'"It wasn't just me. All my co-workers were stunned," he says. "The leader of the US put our country on a blacklist with a virus and a terrorist organization. That says it all. The masks are off. The US is not a friend; it's 'us' and 'them' now. I have finally and completely understood that."'

(See http://tinyurl.com/nz74u2a .)


" It is based on a misunderstanding that you underlined: the US of old was winning wars against second or third rate enemies, never against a major military power and never on its own."

He doesn't quite say that. He seems to distinguish between the good old days of glory: the "golden age" or wars of States versus States and the "dark age", or wars against non-state actors post 1945.

And on first sight, his central idea seems to be to prepare for these new types of war. Where he suggests a simple strategy - surge, talk, leave.


I wonder how the Roman's mistake in the Teutoburg Forest and/or Varus against Arminus surfaces in the later narrative, which surfaces in the available passages. But my suspicion is that it may be based on the solid assumption of US empire, which in turn has to learn from the military mistakes of earlier empires. Thus it may be interesting how he deals with ethics or changes in ethics over the last 2000 years.

What I missed most in his essay, and he seems to quote freely from his publication, is the failure to mention that the Iraq war wasn't quite legal. Strictly, never mind my dislike for the Taliban, even the Afghanistan war was borderline. He cites a 2013 poll in which only 17 percent of Americans still accept the war in Afghanistan, although his text tells us nothing about the time at which this poll was conducted. Maybe that's, what my I wonder if he could be an "empire-ist". It could be all about, how could we deal both with future theaters while also handling US public consent. Or maybe less expenditures are meant to deal with that?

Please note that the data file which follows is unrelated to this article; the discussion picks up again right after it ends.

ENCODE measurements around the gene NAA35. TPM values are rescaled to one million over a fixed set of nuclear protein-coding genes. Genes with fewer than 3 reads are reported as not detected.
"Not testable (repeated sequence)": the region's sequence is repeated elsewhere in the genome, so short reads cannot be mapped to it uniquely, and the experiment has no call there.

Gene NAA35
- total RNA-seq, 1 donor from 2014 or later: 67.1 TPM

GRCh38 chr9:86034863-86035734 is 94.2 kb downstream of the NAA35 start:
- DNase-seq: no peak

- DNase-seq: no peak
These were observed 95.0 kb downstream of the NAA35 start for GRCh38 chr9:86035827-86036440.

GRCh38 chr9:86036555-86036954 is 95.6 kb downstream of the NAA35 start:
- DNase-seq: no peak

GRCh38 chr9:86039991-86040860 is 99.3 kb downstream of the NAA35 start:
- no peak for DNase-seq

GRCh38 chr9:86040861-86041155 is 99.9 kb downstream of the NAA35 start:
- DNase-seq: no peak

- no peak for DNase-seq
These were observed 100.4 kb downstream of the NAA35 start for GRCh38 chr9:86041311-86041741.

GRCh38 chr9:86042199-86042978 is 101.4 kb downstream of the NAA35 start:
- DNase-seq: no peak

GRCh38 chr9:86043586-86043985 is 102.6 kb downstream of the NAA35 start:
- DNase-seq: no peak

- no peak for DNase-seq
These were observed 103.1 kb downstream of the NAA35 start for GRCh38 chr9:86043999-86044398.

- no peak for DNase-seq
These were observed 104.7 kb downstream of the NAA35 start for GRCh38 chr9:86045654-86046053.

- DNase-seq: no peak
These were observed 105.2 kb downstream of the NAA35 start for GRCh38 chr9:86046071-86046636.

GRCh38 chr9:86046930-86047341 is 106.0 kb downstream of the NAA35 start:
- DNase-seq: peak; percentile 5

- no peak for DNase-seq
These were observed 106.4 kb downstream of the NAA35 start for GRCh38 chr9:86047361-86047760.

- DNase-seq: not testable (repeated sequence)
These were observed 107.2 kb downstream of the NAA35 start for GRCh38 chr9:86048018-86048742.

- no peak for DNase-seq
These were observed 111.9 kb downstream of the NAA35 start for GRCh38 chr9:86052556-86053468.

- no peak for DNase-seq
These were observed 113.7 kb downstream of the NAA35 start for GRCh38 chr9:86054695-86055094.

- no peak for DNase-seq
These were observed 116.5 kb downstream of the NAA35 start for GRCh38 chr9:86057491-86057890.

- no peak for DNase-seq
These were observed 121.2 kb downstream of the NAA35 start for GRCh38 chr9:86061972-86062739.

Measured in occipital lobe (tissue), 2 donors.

I found no review of the whole book, not even in Google scholar, apart from his resume, trying to get rid of the mainly ad related links Google Google offers, including "reviews" that may well be ads. But Google books offers a link to a lady that apparently had the pleasure to study the book before it was published. And her first link reminded me of this missing bit in his article:


But couldn't this possibly make a huge difference concerning resistance on the ground?

"That legacy of misunderstanding has merged with the lessons taken away from these wars into what Emmanuel Todd - who is in no way a military expert - very aptly called the military culture of the "Indian wars" : the enemy has to be annihilated or there can't be any victory."

Can you tell me why and in what context Emmanuel Todd suggests this as some type of paradigm? A specifically US paradigm? Still relevant today?



"the destruction of the social order that lost the peace." was my comment; that was my point about disbanding Saddam's army. It was essentially the only functioning national institution in Iraq. The neocon ideology was the driving factor in disbanding that army. Rice, Power and Co are simply further adherents to that ideology and they are carrying out the same type of actions in our current foreign policy.

Status Quo Ante was the political objective in Korea. I think the failure for that war predates WW2 when we supported Chiang_Kai-shek rather than anyone else. As the Col. points out the "puritan “city on a hill” mentality" is in our blood.


@Farmer Don

As I recall, the world's first abolition organization was founded in Philadelphia, not London.